Health care satisfaction, or the lack of, could influence health outcomes for patients, affect participation in health care programs under the new Affordable Care Act, and contribute to disparities in health care access for Latinos, said lead researcher Daniel López-Cevallos, associate director of research for the Center for Latino/a Studies and Engagement at OSU

“Health care reform is about people getting insurance so they have access to services, but mistrust may lead people to delay care,” López-Cevallos said.

Findings of the research were published recently in “The Journal of Rural Health.”  The article was co-authored by S. Marie Harvey, associate dean and professor of public health, and Jocelyn T. Warren, assistant research professor in the College of Public Health and Human Sciences. Harvey received funding from the Centers for Disease Control and Prevention for the research.

Researchers surveyed 387 young adult Latinos, 18 to 25, living in rural Oregon. Patient satisfaction information was collected as part of a larger study about health issues among young, rural Latinos. Participants were not asked about their immigration status; more than half, about 58 percent, were born outside the U.S. and the average length of U.S. residency was 13.8 years.

The majority of participants, about 73 percent, reported being moderately or very satisfied with their health care. Among those who were not satisfied, medical mistrust and perceived discrimination were identified as factors. Other factors including age and health insurance did not affect satisfaction, the study showed.

The research suggests a need to improve “cultural competency” among health care providers, from the doctors to the receptionists to the lab technicians, so Latinos are treated with respect and dignity, the researchers said. A bilingual/bicultural workforce may be more effective in addressing health issues affecting a patient.

“Trust is huge; it allows patients to disclose concerns and be honest,” Harvey said. “In a previous study we conducted, young adult Latino men reported that ‘confianza,’ a term that encompasses trust, respect, level of communication and confidentiality, affected their access to and use of health care services.  

Efforts to enroll Latinos in health care programs under the Affordable Care Act won’t be successful if patients don’t feel comfortable at their doctor’s office, López-Cevallos said.

“These are young, healthy adults,” he said. “We want them in our health insurance pools to help average the risk and keep costs down. This is an opportunity, but we have a lot of work to do.”

Media Contact: 
Source: 

S. Marie Harvey, 541-737-3824, Marie.harvey@oregonstate.edu

Daniel López-Cevallos, 541-737-3850, Daniel.lopez-cevallos@oregonstate.edu

Student-directed comedy ‘Beyond Therapy’ opens March 6 in Lab Theatre at OSU

CORVALLIS, Ore. – Performances of the student-directed play “Beyond Therapy,” a comedic portrait of love and neuroses, will begin at 7:30 p.m. March 6-8 and at 2 p.m. March 9 in the Lab Theatre at Oregon State University.

OSU Theatre student Davey Kashuba directs the production. The show also serves as the official opening for the newly renovated Lab Theatre in Withycombe Hall, 30th and Campus Way.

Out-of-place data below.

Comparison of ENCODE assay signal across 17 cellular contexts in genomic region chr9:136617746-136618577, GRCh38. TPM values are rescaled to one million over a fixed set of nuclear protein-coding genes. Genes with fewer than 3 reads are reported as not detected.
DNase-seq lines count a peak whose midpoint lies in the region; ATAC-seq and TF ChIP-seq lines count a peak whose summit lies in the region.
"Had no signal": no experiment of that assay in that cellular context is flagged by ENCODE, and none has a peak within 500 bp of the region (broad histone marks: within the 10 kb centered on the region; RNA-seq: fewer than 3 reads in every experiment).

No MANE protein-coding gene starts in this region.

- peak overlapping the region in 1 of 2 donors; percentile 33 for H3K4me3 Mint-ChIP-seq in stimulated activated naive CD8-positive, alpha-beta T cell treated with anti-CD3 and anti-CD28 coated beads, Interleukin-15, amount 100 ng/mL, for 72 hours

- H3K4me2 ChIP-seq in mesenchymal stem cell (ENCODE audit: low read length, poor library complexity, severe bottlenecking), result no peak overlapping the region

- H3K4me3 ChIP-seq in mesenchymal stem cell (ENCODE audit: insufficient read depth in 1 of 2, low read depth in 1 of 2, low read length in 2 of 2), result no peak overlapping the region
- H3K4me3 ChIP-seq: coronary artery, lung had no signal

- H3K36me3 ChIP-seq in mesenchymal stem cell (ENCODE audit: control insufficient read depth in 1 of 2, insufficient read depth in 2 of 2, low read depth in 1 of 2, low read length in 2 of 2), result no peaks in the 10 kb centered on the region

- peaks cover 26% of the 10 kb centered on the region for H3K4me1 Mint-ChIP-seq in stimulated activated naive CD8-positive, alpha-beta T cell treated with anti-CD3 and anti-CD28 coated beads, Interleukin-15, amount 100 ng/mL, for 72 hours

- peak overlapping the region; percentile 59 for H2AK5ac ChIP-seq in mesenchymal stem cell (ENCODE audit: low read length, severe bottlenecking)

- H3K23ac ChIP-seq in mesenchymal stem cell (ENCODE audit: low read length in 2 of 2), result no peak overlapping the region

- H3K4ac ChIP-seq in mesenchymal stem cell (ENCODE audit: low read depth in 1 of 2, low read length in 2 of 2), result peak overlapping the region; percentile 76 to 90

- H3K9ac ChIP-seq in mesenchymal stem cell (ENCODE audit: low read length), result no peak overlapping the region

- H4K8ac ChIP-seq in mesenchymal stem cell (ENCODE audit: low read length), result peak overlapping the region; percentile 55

“Beyond Therapy,” by Christopher Durang, is a quirky, modern love story about the ups and downs of love and dating. The play premiered in 1981 and remains one of Durang’s most frequently produced works.

The cast includes Oregon State students L.J. Duey as Bruce, Melissa Cozzi as Prudence, Sarah Sutton as Charlotte and Kolby Baethke as Bob. Corvallis community members Jonathan Thompson as Andrew and Chris Morrell as Stuart also join the cast.

Tickets are $8 for general admission, $6 for seniors, $5 for students/youth and $4 for OSU students. They are available for purchase through the OSU Theatre Box Office at 541-737-2784 or online at http://www.oregonstate.edu/dept/theatre. There is no reserved seating.

Media Contact: 

Michelle Klampe, 541-737-0784 or michelle.klampe@oregonstate.edu

Source: 

Arts endowment chairman to speak at Oregon State

CORVALLIS, Ore. – John Frohnmayer, former chairman of the National Endowment of the Arts, will speak about his life experiences and First Amendment issues on Thursday, Feb. 27, at Oregon State University.

The lecture, “Second Thoughts of a First Amendment Radical: Slathering Politics, Religion, Philosophy and Art on Burned American Toast,” will begin at 7 p.m. in the Agriculture Production Room at the LaSells Stewart Center. The event is free and open to the public.

Frohnmayer drew national attention during his tenure as endowment chairman because of his thoughts on the First Amendment. He served in the administration of President George H.W. Bush and was removed after he defended the endowment’s decision to grant money to controversial artists like Robert Mapplethorpe and Andres Serrano.

His books, “Leaving Town Alive,” and “Out of Tune: Listening to the First Amendment,” explore the national debate over free speech, government funding of the arts, censorship, politics and obscenity.

Frohnmayer is a former affiliate professor of liberal arts at Oregon State, where he taught about First Amendment issues and ethics. Frohnmayer also made a brief run as an independent candidate for the U.S. Senate in 2008.

Media Contact: 

Michelle Klampe, 541-737-0784 michelle.klampe@oregonstate.edu

Source: 

Marion Rossi, 541-737-4917, mrossi@oregonstate.edu

History of Oregon State’s African American football players featured in Feb. 18 discussion

CORVALLIS, Ore. – The history and impact of African American football players at Oregon State University is the focus of a panel discussion that begins at 6 p.m. on Tuesday, Feb. 18, in The Loge at Reser Stadium on the OSU campus. The event is free and open to the public.